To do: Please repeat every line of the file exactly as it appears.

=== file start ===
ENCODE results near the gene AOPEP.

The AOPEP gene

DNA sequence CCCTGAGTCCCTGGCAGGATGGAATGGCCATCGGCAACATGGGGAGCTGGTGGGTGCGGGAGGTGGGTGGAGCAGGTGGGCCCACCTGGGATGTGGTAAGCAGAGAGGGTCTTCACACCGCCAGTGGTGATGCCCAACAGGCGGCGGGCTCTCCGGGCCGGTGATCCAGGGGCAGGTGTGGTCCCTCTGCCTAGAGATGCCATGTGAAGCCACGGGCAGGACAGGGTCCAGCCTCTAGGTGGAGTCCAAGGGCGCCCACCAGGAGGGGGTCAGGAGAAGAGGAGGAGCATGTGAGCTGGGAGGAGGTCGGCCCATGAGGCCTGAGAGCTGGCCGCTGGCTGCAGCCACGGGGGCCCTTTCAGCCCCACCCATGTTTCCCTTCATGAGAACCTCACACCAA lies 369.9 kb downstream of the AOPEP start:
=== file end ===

ENCODE results near the gene AOPEP.

The AOPEP gene

DNA sequence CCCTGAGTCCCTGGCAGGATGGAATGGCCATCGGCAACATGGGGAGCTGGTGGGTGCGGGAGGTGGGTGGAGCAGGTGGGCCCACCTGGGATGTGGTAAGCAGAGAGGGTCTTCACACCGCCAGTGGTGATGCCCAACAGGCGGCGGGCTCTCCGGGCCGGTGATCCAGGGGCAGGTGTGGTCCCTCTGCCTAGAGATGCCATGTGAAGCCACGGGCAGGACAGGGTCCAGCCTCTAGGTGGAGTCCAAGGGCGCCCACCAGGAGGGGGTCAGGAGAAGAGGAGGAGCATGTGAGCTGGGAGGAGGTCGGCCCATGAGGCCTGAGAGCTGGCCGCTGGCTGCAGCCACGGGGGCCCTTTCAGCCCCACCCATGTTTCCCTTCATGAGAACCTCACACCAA lies 369.9 kb downstream of the AOPEP start: